About 4 billion years ago, the first life to appear on Earth was very simple. The first living things on our planet were tiny, single-celled organisms. Scientists have a special word for this kind of life: prokaryotes (pro-KAR-ee-yo-tees). Many of these are bacteria.
We can't see them, but bacteria are so common that they make up one of the three 'domains', or empires, of life. Your body is home to about 1 trillion bacteria. A trillion is 1,000,000,000,000 - about 150 times the number of people on the planet.
Not just nasty germs
Bacteria get a lot of bad press. Most people think of them as nasty. Some of them are. But with 10 times as many of them on and in our bodies as cells, they can't be all bad. Of course, it is true that bad bacteria in food can poison us. Everyone experiences eating something 'bad' at some point. That's bacteria our body does not want.
But we also deliberately introduce bacteria and other organisms called yeasts to certain foods to transform them in a process called fermentation. We add types of bacteria to milk, for example, to make yoghurt or cheese. Kimchi or soy sauce would be impossible to make without bacteria. They even play a role in making chocolate: cocoa fruit must be fermented before their beans can be processed.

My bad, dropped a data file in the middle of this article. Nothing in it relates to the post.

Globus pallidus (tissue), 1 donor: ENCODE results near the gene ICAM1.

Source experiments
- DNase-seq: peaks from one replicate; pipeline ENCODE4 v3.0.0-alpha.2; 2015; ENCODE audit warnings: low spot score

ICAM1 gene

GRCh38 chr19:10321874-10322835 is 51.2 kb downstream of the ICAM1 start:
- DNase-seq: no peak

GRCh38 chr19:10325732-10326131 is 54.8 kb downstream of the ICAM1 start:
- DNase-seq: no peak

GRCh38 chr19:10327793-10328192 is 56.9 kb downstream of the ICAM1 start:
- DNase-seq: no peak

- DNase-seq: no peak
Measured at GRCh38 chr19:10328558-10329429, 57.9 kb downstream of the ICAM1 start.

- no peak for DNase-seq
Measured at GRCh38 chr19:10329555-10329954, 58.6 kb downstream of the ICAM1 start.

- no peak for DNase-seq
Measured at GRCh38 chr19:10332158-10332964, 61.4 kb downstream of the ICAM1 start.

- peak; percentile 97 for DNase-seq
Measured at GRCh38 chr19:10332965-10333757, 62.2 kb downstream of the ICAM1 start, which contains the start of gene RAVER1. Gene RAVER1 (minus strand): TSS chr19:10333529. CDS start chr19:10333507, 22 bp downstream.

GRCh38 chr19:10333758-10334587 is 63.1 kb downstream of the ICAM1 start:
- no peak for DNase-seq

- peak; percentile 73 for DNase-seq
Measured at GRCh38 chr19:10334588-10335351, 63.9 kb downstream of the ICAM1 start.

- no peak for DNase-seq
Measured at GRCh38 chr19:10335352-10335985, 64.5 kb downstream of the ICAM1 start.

Even though we need bacteria for wine and cheese and yogurt and many other delicious foods, there are bacteria we don't want in our food. Bacteria that make us sick are called pathogenic bacteria. One of the nastiest ones is the bacteria that causes anthrax. If it gets into the lungs, it almost always kills people.
A bacteria with a very long name causes pneumonia - Streptococcus pneumoniae. Another nasty bacteria you have probably heard of is E coli. Most E coli are harmless and we have them in our stomachs, although some cause food poisoning. E coli is a risk especially in ground- meat products. It often leads to recalls of supermarket products before lots of people get poisoned.
Bacteria move around using one or more tail-like structures called flagella. They do not move very fast by our standards - around 0.0007km/h. But that is about 27 times their body length every second. If that were an adult human, it would be like running 100 metres per second.
Bacteria are everywhere. Some live in very high temperatures, in hot springs. Others live very deep in the sea, more than a kilometre down at very high pressures. Some species at the North and South poles can survive in temperatures of minus 85 degrees Celsius.
now do this
1 There are about ... bacteria in and on our bodies.
a. 1 million
b. 1 trillion
c. 1 billion
2 We need 'good' bacteria to make ...
c. orange juice
3 A bacteria that is bad for us is called ...
a. E coli